Vietnam: State, War, and Revolution (1945–1946)
University of California Press, 15 thg 4, 2013 - 748 trang
Amidst the revolutionary euphoria of August 1945, most Vietnamese believed that colonialism and war were being left behind in favor of independence and modernization. The late-September British-French coup de force in Saigon cast a pall over such assumptions. Ho Chi Minh tried to negotiate a mutually advantageous relationship with France, but meanwhile told his lieutenants to plan for a war in which the nascent state might have to survive without allies. In this landmark study, David Marr evokes the uncertainty and contingency as well as coherence and momentum of fast-paced events. Mining recently accessible sources in Aix-en-Provence and Hanoi, Marr explains what became the largest, most intense mobilization of human resources ever seen in Vietnam.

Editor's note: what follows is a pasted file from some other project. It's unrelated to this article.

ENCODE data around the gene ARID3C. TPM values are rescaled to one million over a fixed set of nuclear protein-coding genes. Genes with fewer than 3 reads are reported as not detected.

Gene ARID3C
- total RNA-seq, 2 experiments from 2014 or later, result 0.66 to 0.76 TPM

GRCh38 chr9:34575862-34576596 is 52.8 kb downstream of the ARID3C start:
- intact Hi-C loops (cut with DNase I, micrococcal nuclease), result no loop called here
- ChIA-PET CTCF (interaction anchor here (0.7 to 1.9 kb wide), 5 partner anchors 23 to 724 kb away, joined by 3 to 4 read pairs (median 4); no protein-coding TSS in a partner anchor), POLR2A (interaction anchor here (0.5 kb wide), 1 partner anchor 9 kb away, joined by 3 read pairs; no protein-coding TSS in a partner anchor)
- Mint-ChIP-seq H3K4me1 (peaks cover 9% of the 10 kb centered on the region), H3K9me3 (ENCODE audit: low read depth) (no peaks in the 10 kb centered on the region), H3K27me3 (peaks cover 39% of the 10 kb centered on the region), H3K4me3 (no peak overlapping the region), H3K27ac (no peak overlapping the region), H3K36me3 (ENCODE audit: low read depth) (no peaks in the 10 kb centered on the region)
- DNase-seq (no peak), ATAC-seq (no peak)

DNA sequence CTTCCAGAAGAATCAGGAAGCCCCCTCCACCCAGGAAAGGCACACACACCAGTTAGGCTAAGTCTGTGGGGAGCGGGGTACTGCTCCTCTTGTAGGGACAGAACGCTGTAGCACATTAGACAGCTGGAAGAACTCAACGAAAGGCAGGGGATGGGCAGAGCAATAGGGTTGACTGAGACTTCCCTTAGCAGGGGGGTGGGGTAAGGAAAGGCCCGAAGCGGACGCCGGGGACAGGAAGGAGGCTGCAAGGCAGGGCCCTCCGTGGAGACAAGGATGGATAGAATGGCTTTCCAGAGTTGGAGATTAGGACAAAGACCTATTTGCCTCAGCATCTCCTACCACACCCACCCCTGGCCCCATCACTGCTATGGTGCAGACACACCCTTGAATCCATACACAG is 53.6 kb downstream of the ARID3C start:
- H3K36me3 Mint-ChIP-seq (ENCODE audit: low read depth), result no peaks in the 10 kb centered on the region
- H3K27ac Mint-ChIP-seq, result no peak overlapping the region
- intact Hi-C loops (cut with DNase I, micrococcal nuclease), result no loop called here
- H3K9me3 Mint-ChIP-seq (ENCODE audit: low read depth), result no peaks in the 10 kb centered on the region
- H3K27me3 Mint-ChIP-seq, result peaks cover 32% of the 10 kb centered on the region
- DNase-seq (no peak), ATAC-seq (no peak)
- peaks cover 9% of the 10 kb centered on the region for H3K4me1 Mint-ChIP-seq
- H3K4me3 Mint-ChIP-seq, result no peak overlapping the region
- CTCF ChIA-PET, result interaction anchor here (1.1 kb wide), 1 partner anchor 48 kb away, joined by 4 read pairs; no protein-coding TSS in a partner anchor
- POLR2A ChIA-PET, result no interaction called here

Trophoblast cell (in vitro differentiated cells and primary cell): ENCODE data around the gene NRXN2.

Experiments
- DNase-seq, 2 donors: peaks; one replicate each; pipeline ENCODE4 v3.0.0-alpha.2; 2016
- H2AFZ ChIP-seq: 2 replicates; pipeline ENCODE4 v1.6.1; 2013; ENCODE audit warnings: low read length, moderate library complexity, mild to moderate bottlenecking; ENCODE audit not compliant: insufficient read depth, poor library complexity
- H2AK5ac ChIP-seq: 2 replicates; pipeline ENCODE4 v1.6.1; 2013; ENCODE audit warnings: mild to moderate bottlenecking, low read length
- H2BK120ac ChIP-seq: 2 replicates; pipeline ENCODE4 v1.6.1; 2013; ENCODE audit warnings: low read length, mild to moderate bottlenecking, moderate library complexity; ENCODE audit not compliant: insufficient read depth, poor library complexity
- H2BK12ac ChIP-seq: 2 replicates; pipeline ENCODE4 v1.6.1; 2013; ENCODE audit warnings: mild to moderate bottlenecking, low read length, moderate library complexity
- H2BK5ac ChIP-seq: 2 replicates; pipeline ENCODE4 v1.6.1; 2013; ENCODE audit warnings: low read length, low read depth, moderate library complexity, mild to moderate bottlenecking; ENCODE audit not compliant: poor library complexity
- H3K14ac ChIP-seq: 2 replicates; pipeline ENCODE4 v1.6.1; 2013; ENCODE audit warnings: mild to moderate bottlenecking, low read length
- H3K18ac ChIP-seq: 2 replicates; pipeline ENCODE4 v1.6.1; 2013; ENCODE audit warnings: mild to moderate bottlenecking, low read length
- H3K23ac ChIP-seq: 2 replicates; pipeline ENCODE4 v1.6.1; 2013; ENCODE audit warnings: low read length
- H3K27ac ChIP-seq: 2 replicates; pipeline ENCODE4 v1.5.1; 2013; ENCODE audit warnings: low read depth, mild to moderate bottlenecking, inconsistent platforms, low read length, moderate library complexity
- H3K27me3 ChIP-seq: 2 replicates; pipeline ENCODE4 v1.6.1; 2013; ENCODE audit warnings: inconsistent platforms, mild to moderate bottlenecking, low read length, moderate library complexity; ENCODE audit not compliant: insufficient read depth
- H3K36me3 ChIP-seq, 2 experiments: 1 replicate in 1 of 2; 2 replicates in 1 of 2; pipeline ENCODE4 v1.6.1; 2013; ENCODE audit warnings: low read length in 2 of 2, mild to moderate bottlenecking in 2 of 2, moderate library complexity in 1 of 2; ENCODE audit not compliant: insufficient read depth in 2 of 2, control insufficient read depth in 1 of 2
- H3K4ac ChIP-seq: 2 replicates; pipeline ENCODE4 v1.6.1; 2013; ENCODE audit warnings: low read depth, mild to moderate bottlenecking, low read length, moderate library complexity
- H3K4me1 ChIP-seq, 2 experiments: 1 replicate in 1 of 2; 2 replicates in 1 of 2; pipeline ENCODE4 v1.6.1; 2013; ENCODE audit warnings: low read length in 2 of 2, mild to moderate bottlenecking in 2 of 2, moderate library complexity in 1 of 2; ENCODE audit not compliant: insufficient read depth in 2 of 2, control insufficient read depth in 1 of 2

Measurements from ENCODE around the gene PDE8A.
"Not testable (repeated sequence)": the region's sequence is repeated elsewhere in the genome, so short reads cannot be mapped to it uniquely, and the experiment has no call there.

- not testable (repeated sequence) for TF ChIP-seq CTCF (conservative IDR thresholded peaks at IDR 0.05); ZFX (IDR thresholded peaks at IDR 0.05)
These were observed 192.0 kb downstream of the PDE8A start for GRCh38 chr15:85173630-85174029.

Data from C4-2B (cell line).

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Army August August Revolution Bac Giang Bac Ninh Bao Dai Binh Bureau C6ng Catholic central Chién Chinese citizens Cochinchina colonial Cu’u d’Argenlieu D6ng Dalat delegation Dinh dossier DRV government Du’c Du’o’ng ﬁghting ﬁle ﬁrst ﬁve ﬂag France Franco-Vietnamese French H6 Chi Minh Haiphong Hanoi Hoang Hoang Xuan Han Hu’ng Ianuary Iapanese ICP members Indochina Iuly Khang Kinh Kinh t6 late leaders March military militia Minh groups minister National Assembly National Guard Nationalist Party newspaper Nguyén Nha Trang Ninh Northern Region October Oﬂice oﬂicials overseas Chinese Paris people’s committee Pham Phong piastres political President H6 province committees Qu6c Quan Quéc Region Committee Revolutionary League rice Saigon Sainteny Sept September So’n soldiers speciﬁc Thai Thanh Tién tion Tran troops Tru’o’ng Chinh Trung UBHCBB UBNDBB units V6 Nguyen Giap Vi6t Vi6t Minh Viét Viét Minh Vietnam Vietnamese Vinh Xuan